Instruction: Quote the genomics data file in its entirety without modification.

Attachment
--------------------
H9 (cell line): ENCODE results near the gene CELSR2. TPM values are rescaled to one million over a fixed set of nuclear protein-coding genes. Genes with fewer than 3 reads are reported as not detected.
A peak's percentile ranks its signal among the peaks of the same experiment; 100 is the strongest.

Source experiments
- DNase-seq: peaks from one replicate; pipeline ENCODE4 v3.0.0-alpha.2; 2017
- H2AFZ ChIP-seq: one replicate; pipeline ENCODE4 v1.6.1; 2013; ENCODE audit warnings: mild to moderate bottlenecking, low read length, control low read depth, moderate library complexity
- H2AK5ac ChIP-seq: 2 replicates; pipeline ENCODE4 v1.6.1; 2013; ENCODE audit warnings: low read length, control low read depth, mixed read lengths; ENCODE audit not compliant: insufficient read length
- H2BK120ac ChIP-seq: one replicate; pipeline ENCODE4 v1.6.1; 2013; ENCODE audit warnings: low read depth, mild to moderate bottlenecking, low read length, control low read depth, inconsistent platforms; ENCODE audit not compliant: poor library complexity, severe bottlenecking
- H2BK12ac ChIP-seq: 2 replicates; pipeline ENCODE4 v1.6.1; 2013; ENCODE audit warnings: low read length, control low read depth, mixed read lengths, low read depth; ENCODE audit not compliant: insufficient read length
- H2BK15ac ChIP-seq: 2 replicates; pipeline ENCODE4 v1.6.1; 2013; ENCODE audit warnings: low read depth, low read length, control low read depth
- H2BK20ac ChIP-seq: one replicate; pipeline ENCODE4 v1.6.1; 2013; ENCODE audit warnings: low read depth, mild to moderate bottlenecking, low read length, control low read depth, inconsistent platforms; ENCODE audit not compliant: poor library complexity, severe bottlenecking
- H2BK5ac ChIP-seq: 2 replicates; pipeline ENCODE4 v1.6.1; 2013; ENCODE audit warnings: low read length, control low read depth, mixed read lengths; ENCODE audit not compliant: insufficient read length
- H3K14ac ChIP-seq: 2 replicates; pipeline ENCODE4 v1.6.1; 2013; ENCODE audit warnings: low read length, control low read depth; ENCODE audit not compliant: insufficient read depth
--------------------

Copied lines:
H9 (cell line): ENCODE results near the gene CELSR2. TPM values are rescaled to one million over a fixed set of nuclear protein-coding genes. Genes with fewer than 3 reads are reported as not detected.
A peak's percentile ranks its signal among the peaks of the same experiment; 100 is the strongest.

Source experiments
- DNase-seq: peaks from one replicate; pipeline ENCODE4 v3.0.0-alpha.2; 2017
- H2AFZ ChIP-seq: one replicate; pipeline ENCODE4 v1.6.1; 2013; ENCODE audit warnings: mild to moderate bottlenecking, low read length, control low read depth, moderate library complexity
- H2AK5ac ChIP-seq: 2 replicates; pipeline ENCODE4 v1.6.1; 2013; ENCODE audit warnings: low read length, control low read depth, mixed read lengths; ENCODE audit not compliant: insufficient read length
- H2BK120ac ChIP-seq: one replicate; pipeline ENCODE4 v1.6.1; 2013; ENCODE audit warnings: low read depth, mild to moderate bottlenecking, low read length, control low read depth, inconsistent platforms; ENCODE audit not compliant: poor library complexity, severe bottlenecking
- H2BK12ac ChIP-seq: 2 replicates; pipeline ENCODE4 v1.6.1; 2013; ENCODE audit warnings: low read length, control low read depth, mixed read lengths, low read depth; ENCODE audit not compliant: insufficient read length
- H2BK15ac ChIP-seq: 2 replicates; pipeline ENCODE4 v1.6.1; 2013; ENCODE audit warnings: low read depth, low read length, control low read depth
- H2BK20ac ChIP-seq: one replicate; pipeline ENCODE4 v1.6.1; 2013; ENCODE audit warnings: low read depth, mild to moderate bottlenecking, low read length, control low read depth, inconsistent platforms; ENCODE audit not compliant: poor library complexity, severe bottlenecking
- H2BK5ac ChIP-seq: 2 replicates; pipeline ENCODE4 v1.6.1; 2013; ENCODE audit warnings: low read length, control low read depth, mixed read lengths; ENCODE audit not compliant: insufficient read length
- H3K14ac ChIP-seq: 2 replicates; pipeline ENCODE4 v1.6.1; 2013; ENCODE audit warnings: low read length, control low read depth; ENCODE audit not compliant: insufficient read depth